Towns and businesses that depend on international tourists say today's announcement will save thousands of jobs.
While many acknowledge the bubble may not be the silver bullet, they also point out Aussies spend twice as much as Kiwis.
Stuck fast and going nowhere. This has been the reality for Akaroa Dolphin tours.
One of their charter boats hasn't moved off its mooring in a year and today's news couldn't come soon enough.
"We desperately wanted the borders to be reopened. There's a lot of businesses in Akaroa that are in extreme hardship," says Akaroa Dolphin founder Hugh Waghorn.
While Kiwi visitors have helped keep the company afloat, they've lost almost half their business and can't wait for those Aussie dollars to roll in.
"We do know the Australians are very good spenders so we look forward to all that good Australian money," Waghorn says.
And local restaurants are also looking forward to cashing in. On average, Australians spend two times more than domestic travellers.
"When the bubble opens I'm expecting a huge boom when the Australians coming over here," says Mandala restaurant owner Muni Saneel Krishna.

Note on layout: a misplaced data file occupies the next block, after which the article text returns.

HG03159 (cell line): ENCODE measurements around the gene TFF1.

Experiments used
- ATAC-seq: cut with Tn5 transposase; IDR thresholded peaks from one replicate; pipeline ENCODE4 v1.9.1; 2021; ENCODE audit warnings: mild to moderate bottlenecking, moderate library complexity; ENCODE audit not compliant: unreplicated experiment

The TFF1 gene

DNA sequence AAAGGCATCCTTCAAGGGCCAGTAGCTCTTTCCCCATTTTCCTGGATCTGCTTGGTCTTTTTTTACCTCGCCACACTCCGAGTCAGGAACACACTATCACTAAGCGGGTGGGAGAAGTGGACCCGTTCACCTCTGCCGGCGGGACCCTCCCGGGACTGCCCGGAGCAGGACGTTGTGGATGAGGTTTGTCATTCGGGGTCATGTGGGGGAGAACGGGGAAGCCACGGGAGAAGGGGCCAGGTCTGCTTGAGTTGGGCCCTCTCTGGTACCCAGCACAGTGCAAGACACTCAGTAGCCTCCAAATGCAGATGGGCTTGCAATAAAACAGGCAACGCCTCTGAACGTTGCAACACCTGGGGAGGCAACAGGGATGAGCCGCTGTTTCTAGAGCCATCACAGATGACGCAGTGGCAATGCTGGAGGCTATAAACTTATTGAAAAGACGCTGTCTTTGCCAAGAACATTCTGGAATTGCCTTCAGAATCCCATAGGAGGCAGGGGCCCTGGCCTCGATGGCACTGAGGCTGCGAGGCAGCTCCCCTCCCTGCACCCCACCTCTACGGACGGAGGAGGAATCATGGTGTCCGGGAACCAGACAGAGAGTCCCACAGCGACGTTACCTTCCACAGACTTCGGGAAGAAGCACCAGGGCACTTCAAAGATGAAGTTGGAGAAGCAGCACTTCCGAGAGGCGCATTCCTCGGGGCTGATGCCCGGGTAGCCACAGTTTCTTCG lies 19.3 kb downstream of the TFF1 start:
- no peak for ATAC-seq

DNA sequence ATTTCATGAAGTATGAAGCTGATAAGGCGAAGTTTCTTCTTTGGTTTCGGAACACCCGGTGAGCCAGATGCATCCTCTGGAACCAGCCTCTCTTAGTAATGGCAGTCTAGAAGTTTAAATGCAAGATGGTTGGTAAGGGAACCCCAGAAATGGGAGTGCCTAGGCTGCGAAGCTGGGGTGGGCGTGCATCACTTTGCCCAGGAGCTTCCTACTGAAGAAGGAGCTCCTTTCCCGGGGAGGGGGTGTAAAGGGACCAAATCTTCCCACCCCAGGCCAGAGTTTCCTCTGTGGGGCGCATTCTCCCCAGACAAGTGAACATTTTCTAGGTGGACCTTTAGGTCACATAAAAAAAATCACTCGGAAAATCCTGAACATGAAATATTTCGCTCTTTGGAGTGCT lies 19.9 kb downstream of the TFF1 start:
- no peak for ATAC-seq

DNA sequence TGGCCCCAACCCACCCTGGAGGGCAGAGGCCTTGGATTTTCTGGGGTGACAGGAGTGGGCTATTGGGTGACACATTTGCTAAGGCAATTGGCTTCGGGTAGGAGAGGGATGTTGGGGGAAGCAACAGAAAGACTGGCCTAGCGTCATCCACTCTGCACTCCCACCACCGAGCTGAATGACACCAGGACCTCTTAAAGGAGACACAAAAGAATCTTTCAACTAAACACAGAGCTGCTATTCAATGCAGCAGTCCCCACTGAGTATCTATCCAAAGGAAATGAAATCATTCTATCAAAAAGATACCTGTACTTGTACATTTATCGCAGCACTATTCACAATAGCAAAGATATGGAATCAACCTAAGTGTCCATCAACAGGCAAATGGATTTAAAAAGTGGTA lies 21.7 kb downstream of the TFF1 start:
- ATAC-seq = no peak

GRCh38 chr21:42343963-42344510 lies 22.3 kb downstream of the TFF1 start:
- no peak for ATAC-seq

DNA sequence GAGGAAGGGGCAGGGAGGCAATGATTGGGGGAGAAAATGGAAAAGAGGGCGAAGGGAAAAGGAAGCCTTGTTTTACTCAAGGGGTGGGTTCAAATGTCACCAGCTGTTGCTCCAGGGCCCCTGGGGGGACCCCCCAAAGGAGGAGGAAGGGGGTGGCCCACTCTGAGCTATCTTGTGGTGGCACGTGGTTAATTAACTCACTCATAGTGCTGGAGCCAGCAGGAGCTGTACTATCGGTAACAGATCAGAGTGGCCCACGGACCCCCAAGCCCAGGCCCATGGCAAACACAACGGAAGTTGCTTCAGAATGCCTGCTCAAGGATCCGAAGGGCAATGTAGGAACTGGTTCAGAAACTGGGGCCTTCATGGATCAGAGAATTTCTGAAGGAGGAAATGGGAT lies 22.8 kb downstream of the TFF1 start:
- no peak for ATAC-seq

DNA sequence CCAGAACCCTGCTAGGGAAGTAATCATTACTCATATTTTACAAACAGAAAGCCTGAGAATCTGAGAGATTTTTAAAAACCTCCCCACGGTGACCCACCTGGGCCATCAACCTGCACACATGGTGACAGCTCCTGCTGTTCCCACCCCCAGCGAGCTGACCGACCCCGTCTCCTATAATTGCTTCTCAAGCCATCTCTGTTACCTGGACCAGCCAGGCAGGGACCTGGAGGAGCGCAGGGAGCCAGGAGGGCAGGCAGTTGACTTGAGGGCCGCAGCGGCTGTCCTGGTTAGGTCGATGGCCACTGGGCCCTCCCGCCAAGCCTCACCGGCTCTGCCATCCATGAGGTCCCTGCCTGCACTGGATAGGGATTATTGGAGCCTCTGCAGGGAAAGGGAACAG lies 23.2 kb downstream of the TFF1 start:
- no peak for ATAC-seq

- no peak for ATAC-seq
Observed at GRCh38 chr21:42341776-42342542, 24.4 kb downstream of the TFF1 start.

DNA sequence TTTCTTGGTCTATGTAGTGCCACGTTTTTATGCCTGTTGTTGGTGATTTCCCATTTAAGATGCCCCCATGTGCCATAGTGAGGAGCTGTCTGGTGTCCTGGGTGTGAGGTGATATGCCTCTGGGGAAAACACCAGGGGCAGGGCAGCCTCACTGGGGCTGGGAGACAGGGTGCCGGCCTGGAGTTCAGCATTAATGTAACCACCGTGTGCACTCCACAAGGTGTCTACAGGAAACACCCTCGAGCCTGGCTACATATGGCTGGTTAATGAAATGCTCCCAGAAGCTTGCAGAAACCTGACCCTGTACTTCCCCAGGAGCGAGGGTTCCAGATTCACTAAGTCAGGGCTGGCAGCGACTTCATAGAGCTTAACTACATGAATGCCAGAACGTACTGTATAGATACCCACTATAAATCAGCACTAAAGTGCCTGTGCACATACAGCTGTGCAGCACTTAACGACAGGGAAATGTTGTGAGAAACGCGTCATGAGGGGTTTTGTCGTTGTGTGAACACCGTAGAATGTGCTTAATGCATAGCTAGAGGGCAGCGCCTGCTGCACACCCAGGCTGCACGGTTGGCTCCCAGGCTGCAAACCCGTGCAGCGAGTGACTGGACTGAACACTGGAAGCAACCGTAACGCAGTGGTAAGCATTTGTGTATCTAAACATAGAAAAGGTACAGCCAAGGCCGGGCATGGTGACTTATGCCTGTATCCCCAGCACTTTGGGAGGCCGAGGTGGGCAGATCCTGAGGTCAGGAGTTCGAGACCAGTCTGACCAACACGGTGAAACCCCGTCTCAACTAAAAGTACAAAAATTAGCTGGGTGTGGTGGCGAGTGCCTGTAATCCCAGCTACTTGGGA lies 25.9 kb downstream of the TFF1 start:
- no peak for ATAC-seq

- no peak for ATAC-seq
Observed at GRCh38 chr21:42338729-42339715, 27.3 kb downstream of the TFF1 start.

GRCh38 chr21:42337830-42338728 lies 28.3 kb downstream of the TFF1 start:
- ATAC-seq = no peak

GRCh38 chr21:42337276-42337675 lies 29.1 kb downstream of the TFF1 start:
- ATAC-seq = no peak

Pre-COVID-19, 1.5 million Australians crossed the ditch. They made up 40 percent of all arrivals and spent $2.7 billion dollars in 2019.
But it will take a while to get back to those pre-COVID levels. Tourism New Zealand predicts a $1b boost to the economy by the end of the year, and by January next year it's still only going to be at 80 percent of pre-COVID levels.
The wait to open the bubble has come too late for many businesses.
But tourism bosses say it's better late than never.
"Some tourism businesses are just hanging on by a thread so this announcement will save thousands of jobs around the country. They will have the confidence to stay open, to keep their staff on," says Tourism Industry Aotearoa CEO Chris Roberts.
And that extends to our largest tourism operator. Air New Zealand's already rehired 330 of the 4000 staff that were axed.
"It's just a terrific vibe in Air NZ to actually now to have this light in front of us, to say 'gee we're back up and running'," says Air New Zealand CEO Greg Foran.
But it's not just the tourism industry set to benefit either - creative advertising agency Special has offices on both sides of the Tasman. In fact it opened a Melbourne branch in the middle of last year.
"It's technically possible but emotionally difficult. You want to meet these people, you want to walk around the offices. You want to put that New Zealand flavour into every office we open," CEO and founder Tony Bradbourne says.
And tourism operators can't wait to give Aussies a taste of Kiwi.
"We are really keen to see them here," Waghorn says.
There's no better time to remind them just how beautiful Aotearoa really is.